Time is running out for consumers to claim their portion of a settlement made by the Equifax credit monitoring company. And now, Equifax is asking those who have made claims to complete one more task before they can get a cash settlement up to $125.
Back in 2017, hackers broke into the Equifax database and exposed the personal details of nearly 147 million of the company’s customers. Sensitive information that included names, dates of birth, social security numbers, genders, phone numbers, email addresses, passport numbers and driver’s license numbers were part of the breach.
As part of a class-action lawsuit, a federal court proposed a settlement where Equifax doesn’t admit any wrongdoing but agrees to compensate its customers affected by the hack. The proposed settlement means Equifax could pay out up to a total of $700 million to its nearly 150 million customers.Stolen Credit Cards in Hands of Thief Trying to Use Cards Online without Owner Permission. Online Payments Security and Identity Theft Concept Photo.
Recently, Equifax sent an email out to its customers asking them to verify or amend two aspects of their claim in order to get the $125 cash settlement.
Specifically, the company wants customers to verify that they had free credit monitoring services engaged at the time the claim was made and that claimants want cash-based compensation instead of free Equifax credit monitoring.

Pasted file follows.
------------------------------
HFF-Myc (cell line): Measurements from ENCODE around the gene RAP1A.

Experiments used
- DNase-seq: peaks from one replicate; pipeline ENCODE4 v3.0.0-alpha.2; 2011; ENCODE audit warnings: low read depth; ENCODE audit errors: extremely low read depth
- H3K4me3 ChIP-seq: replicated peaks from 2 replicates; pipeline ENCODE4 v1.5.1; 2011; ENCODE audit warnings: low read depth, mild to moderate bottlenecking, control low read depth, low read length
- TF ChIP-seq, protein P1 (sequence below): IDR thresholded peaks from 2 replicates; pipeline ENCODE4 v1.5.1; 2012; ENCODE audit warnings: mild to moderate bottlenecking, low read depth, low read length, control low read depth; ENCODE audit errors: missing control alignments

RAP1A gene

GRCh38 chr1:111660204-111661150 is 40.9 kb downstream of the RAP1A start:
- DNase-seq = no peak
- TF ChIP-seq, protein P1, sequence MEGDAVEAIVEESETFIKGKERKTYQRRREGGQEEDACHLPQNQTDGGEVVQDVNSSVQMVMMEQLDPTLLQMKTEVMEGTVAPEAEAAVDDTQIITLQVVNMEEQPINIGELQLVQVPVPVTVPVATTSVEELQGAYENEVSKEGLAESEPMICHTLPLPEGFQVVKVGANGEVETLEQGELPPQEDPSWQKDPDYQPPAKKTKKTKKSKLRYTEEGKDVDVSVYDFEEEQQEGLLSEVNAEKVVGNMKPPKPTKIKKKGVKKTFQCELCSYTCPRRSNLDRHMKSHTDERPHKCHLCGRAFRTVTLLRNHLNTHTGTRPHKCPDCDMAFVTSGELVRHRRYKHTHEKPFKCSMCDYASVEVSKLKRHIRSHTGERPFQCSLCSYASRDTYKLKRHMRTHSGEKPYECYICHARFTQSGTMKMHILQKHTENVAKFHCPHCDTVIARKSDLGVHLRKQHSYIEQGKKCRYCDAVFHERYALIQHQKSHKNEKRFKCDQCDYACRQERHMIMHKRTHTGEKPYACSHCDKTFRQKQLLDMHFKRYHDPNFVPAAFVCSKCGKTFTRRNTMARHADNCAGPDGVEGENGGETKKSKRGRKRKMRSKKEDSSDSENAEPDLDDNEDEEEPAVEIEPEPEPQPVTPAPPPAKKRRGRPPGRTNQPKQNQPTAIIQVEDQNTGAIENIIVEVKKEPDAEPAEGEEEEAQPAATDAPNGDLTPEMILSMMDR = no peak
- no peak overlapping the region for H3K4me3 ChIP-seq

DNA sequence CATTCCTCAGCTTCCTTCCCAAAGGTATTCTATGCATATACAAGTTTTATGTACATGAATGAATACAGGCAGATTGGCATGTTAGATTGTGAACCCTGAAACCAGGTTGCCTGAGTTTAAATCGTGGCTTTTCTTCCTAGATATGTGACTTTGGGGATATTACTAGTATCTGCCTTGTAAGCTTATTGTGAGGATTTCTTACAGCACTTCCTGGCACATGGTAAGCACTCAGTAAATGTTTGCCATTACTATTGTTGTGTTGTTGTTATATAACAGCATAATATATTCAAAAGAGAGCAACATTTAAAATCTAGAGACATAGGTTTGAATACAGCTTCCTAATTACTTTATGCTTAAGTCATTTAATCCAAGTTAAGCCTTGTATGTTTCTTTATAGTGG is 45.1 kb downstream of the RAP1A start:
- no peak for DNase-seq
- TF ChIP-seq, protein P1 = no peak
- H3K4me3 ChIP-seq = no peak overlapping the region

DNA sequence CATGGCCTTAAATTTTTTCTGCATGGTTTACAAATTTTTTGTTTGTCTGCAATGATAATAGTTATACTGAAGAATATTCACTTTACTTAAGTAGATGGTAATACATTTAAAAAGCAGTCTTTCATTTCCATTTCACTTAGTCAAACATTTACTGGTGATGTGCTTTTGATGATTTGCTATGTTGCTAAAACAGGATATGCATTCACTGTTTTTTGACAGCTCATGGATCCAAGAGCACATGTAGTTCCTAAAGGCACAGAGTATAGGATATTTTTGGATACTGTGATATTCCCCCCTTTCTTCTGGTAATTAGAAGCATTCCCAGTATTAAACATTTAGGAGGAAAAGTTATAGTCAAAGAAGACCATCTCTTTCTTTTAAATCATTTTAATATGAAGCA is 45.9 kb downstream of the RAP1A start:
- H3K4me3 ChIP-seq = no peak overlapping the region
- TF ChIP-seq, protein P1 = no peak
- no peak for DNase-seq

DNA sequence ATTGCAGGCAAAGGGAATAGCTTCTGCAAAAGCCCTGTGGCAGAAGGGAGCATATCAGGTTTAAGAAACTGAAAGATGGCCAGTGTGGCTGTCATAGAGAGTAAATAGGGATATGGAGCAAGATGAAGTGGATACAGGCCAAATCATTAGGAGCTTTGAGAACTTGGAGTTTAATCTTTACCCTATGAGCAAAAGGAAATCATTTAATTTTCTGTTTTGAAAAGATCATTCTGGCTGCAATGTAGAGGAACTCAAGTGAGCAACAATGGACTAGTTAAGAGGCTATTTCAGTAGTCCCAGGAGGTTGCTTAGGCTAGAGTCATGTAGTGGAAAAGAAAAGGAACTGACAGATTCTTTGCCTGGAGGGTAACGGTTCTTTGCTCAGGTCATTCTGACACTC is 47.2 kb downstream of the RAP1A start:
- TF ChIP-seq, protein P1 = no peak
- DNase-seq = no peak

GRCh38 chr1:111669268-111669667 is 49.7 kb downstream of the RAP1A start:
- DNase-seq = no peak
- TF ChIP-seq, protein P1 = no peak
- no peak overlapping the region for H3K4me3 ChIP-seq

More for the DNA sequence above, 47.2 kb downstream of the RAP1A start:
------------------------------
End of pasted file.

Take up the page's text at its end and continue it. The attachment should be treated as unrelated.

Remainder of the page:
Here’s what the email looks like:
The alert comes with a reminder to file before Oct. 15 if they want to receive any of the settlement money and services.
When filing the original claim via email or regular mail, victims could choose from the following options:
- Receive four years of free credit monitoring and identity production from all three credit bureaus (Equifax, Experian, and TransUnion) OR one $125 cash payment if the customer already has credit monitoring services that will continue for at least six more months.
- Become eligible for at least seven years of free identity restoration services if they have been impacted by identity theft or fraud.
- Apply for other cash payments (capped at $20,000) for time spent fixing identity theft consequences and out-of-pocket losses from the data breach. those affected could also get back up to 25% of the cost of Equifax credit or identity monitoring they paid for in the year before the breach announcement. Experts say proving harm will be difficult, since claimants must relate it to the breach.
In the reminder email to its customers, Equifax cautioned the one-time cash payment of $125 might actually be less, depending on how many people put in a claim for the compensation. Settlement money can also be claimed by regular mail.
So, check your inbox for one of these emails and make sure you respond as soon as possible to get in on the settlement!